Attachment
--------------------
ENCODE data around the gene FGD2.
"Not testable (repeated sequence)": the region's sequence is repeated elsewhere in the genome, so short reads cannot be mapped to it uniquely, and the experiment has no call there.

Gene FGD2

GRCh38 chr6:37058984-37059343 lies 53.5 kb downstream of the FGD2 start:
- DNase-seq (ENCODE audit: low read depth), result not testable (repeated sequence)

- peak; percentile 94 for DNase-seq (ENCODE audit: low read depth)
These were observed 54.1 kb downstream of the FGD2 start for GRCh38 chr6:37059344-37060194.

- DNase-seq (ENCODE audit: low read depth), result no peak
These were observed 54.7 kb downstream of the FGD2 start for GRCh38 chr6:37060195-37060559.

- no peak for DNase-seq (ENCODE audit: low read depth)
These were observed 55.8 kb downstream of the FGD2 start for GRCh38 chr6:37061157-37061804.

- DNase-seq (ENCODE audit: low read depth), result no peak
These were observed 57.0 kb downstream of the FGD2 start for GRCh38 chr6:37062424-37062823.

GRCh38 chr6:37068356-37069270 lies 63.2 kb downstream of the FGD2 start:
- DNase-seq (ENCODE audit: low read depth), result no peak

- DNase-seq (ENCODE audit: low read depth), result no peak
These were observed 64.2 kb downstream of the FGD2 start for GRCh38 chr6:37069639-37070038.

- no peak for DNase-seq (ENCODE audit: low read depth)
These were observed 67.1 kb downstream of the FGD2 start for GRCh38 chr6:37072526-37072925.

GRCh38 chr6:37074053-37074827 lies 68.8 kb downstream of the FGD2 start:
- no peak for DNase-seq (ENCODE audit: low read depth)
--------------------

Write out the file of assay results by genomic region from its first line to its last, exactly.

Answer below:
ENCODE data around the gene FGD2.
"Not testable (repeated sequence)": the region's sequence is repeated elsewhere in the genome, so short reads cannot be mapped to it uniquely, and the experiment has no call there.

Gene FGD2

GRCh38 chr6:37058984-37059343 lies 53.5 kb downstream of the FGD2 start:
- DNase-seq (ENCODE audit: low read depth), result not testable (repeated sequence)

- peak; percentile 94 for DNase-seq (ENCODE audit: low read depth)
These were observed 54.1 kb downstream of the FGD2 start for GRCh38 chr6:37059344-37060194.

- DNase-seq (ENCODE audit: low read depth), result no peak
These were observed 54.7 kb downstream of the FGD2 start for GRCh38 chr6:37060195-37060559.

- no peak for DNase-seq (ENCODE audit: low read depth)
These were observed 55.8 kb downstream of the FGD2 start for GRCh38 chr6:37061157-37061804.

- DNase-seq (ENCODE audit: low read depth), result no peak
These were observed 57.0 kb downstream of the FGD2 start for GRCh38 chr6:37062424-37062823.

GRCh38 chr6:37068356-37069270 lies 63.2 kb downstream of the FGD2 start:
- DNase-seq (ENCODE audit: low read depth), result no peak

- DNase-seq (ENCODE audit: low read depth), result no peak
These were observed 64.2 kb downstream of the FGD2 start for GRCh38 chr6:37069639-37070038.

- no peak for DNase-seq (ENCODE audit: low read depth)
These were observed 67.1 kb downstream of the FGD2 start for GRCh38 chr6:37072526-37072925.

GRCh38 chr6:37074053-37074827 lies 68.8 kb downstream of the FGD2 start:
- no peak for DNase-seq (ENCODE audit: low read depth)